1. I think it is inexcusable that the team overlooked the Lumberjacks
Jaysean Paige after #WVU loss - "We practiced like crap and we played like crap. We overlooked them and they came out and got us."— Chris Anderson (@CMAnderson247) March 19, 2016
Me reading these quotes from WVU players: pic.twitter.com/COTwtrx1rr— Michael Miller (@mikemillerSBN) March 19, 2016
I understand in high school when this happens. Brash 17 and 18-year olds thinking they can just waltz into a game and win is nothing new. I do not understand how a team the caliber of West Virginia, who needed every ounce of motivation all year, chose to overlook their first round opponent. The Mountaineers were not ranked when the season began, despite bringing back most of the roster from last year's team, 4 of 5 starters, and making the Sweet 16. The players used this as motivation open the season on a tear and even defeated #1 Kansas in Morgantown.
Not all of the blame falls onto the shoulders of the players. Coach Bob Huggins is paid handsomely to win tournament games. He absolutely needs to be held accountable for not being able to convey the magnitude of the upcoming game and finding a way to get the players to take the game seriously and practice with a purpose.
2. I think this was the worst time for our deficiencies to show up
Despite the fact that the team chose to overlook the Lumberjacks, West Virginia was able to handle the SF Austin in the first half. WVU imposed its will early and held a lead for a large portion of the first half. I kept thinking to myself, "If the team can just get to halftime with a lead, they can impose their will, start wearing down SFA and pull away with closer-than-should-be victory." But then the team couldn't hit a three. They couldn't drive the lane. All of the old foul problems started to creep into the game. As the buzzer sounded on the first half, the mood went from cautiously optimistic to impending dread.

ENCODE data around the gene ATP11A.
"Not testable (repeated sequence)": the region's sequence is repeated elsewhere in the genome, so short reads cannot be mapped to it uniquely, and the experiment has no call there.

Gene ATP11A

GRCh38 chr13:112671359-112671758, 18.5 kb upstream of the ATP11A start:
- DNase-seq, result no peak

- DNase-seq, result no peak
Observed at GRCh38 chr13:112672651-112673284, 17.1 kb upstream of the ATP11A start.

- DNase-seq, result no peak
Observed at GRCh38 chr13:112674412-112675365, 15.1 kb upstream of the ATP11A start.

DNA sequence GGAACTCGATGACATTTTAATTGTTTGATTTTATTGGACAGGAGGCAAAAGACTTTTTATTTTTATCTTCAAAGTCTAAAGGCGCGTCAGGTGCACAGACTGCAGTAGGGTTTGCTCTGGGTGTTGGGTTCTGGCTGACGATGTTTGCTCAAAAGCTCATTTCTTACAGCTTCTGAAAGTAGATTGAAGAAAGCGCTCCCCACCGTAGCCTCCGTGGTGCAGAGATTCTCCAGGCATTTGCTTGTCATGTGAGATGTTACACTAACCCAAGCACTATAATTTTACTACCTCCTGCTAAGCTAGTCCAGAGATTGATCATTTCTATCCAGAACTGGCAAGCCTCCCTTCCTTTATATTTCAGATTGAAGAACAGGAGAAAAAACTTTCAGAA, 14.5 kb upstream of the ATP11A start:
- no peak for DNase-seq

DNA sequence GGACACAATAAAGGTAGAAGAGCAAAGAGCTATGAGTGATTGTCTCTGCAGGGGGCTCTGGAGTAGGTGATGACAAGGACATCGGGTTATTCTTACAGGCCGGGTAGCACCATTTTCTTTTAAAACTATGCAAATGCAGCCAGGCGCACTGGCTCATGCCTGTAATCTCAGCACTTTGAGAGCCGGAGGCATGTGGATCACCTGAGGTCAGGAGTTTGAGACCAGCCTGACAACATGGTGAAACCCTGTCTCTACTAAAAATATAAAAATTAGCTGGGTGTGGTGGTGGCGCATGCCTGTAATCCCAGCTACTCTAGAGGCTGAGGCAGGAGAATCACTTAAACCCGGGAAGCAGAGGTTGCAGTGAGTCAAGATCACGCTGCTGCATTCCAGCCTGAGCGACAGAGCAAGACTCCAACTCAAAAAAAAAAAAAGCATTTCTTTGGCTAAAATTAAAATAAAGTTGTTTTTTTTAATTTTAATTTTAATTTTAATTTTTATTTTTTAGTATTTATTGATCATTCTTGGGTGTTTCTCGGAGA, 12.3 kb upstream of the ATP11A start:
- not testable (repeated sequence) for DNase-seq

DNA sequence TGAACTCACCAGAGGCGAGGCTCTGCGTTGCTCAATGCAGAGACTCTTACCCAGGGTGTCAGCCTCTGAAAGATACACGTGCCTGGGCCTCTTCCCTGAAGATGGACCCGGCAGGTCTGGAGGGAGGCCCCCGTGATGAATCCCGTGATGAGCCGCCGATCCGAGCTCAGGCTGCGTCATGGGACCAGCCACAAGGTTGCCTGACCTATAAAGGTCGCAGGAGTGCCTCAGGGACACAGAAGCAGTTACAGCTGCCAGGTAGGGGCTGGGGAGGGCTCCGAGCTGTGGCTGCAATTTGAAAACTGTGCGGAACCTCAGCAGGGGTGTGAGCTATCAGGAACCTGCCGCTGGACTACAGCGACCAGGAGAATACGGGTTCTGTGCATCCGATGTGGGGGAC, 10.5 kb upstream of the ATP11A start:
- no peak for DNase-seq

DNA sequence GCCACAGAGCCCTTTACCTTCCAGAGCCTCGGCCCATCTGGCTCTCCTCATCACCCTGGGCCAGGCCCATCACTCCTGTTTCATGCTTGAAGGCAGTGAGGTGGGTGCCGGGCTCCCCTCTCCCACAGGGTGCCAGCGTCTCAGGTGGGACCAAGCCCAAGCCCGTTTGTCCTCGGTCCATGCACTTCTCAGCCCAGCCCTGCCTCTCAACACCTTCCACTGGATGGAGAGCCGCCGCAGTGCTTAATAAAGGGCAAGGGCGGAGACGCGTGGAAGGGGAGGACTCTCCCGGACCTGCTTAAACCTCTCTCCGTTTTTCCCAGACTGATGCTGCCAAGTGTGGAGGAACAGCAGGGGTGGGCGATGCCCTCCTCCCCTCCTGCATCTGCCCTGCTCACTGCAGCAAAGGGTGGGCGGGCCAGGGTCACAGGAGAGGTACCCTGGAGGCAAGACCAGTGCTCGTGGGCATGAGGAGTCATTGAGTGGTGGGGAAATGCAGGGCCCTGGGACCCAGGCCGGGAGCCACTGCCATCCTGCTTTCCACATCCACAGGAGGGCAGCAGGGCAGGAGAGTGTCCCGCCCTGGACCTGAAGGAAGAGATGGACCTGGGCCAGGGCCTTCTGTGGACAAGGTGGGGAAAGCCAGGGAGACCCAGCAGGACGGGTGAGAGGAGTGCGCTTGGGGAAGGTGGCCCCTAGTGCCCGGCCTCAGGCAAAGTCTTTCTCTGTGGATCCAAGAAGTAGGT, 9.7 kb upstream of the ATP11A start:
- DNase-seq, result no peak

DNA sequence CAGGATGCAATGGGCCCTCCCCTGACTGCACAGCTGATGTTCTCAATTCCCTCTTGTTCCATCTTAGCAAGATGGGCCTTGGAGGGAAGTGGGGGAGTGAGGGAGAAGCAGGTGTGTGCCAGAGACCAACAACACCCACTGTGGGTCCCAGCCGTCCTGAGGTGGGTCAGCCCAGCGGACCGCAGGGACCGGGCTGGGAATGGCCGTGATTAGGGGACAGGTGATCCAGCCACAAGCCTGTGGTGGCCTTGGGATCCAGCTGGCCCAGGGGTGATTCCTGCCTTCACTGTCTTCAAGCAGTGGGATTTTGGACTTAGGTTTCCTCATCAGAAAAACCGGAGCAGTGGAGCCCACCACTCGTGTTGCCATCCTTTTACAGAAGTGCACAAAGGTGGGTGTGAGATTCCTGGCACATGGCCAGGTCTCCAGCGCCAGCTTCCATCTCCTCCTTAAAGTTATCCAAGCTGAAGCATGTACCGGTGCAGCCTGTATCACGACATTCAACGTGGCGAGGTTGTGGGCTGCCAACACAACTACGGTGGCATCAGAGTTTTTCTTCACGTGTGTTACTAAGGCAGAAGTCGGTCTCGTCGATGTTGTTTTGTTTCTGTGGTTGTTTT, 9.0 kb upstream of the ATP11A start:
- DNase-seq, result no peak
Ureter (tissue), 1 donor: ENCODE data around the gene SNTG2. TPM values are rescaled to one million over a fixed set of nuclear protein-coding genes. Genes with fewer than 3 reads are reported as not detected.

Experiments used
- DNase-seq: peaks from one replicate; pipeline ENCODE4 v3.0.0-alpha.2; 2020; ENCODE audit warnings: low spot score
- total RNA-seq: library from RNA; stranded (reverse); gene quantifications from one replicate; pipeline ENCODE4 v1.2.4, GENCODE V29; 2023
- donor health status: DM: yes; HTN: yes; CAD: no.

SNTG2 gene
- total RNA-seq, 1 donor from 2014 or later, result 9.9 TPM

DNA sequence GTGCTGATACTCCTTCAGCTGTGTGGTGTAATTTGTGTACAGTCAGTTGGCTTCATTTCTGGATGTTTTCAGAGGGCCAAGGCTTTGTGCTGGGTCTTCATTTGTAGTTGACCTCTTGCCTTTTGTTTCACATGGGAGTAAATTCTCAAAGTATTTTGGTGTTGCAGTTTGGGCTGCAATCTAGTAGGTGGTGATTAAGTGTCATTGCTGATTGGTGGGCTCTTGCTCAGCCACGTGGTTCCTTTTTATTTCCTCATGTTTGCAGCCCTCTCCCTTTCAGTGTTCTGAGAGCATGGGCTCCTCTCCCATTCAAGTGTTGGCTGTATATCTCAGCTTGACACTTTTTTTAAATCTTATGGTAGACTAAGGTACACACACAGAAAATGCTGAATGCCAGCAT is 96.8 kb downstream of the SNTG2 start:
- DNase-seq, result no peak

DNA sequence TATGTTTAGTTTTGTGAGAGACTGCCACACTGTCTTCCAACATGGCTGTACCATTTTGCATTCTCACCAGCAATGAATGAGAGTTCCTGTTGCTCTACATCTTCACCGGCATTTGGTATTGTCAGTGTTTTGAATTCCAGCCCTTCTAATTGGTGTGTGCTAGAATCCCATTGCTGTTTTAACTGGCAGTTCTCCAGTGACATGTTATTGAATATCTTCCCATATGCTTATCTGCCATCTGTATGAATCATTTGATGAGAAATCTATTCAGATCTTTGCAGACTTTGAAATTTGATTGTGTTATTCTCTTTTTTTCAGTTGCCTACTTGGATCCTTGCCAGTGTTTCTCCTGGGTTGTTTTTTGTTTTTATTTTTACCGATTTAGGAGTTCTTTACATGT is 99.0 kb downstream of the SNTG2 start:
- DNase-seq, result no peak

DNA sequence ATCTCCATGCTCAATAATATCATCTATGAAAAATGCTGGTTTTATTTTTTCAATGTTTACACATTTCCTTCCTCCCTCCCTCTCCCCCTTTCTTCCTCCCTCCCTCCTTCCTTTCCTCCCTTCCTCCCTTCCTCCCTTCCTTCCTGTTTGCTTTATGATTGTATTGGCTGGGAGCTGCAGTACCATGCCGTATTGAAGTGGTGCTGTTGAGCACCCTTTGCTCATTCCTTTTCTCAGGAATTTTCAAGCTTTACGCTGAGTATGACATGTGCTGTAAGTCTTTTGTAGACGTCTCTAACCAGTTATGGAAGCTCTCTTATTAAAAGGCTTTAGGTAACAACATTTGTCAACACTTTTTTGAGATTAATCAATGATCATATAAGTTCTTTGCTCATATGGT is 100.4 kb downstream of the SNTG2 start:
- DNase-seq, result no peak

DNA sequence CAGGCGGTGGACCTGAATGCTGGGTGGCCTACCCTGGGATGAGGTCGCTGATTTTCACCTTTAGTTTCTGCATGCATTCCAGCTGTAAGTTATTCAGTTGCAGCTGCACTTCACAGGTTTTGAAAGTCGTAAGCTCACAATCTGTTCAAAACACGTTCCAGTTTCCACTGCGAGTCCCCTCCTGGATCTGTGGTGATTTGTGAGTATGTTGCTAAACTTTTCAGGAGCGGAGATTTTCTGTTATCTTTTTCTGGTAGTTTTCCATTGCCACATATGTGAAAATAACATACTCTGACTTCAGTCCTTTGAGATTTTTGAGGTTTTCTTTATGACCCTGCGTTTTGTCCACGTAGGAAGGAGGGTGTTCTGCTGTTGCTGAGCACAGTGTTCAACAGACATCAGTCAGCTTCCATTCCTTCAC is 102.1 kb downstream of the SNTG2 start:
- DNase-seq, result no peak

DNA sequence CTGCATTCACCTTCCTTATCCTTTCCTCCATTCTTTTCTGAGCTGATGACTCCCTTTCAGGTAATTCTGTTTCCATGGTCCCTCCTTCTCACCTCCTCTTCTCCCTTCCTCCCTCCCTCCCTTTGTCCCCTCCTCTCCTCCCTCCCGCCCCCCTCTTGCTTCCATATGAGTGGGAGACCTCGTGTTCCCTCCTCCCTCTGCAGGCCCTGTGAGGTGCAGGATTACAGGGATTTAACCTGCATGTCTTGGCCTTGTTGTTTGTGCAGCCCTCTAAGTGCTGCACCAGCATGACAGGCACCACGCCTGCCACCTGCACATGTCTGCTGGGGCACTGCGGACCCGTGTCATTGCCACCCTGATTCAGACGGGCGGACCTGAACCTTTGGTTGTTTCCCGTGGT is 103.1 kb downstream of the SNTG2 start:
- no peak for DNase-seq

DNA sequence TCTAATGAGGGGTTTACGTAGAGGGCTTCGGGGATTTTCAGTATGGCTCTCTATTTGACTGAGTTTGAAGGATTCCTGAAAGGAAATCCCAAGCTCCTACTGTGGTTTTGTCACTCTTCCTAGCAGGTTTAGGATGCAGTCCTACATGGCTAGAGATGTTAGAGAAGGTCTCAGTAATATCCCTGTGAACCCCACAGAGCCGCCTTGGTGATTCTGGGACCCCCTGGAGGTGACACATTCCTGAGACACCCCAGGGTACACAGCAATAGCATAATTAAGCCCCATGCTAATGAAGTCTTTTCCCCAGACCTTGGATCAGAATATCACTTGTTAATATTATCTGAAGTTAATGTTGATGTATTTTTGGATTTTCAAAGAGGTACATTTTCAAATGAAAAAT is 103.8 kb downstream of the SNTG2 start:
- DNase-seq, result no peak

#WVU shooting 52-percent from the field but has turned the ball over 10 times, leading to 13 of the 19 SFA points.— Keenan Cummings (@rivalskeenan) March 18, 2016
Four #WVU players (Holton, Paige, Phillip and Macon) on the bench with two fouls. A couple have been for some time.— Chris Anderson (@CMAnderson247) March 19, 2016
Make that six. Nathan Adrian just got his second. https://t.co/06ho7MWzWy— Chris Anderson (@CMAnderson247) March 19, 2016
In the second half, WVU made some adjustments. They finally learned to drive the lane and initiate contact if the refs are calling the game time. Paige and Williams drew fouls and put the Thomas Walkup's in foul trouble. They were 14-15 from the free throw line and then that went cold. All of the problems this team has faced over the season: Foul Trouble, Poor Shooting which lead to the inability to set up the Press, Not Generating Turnovers and Turning the Ball Over. All of that resulted in a first round exit.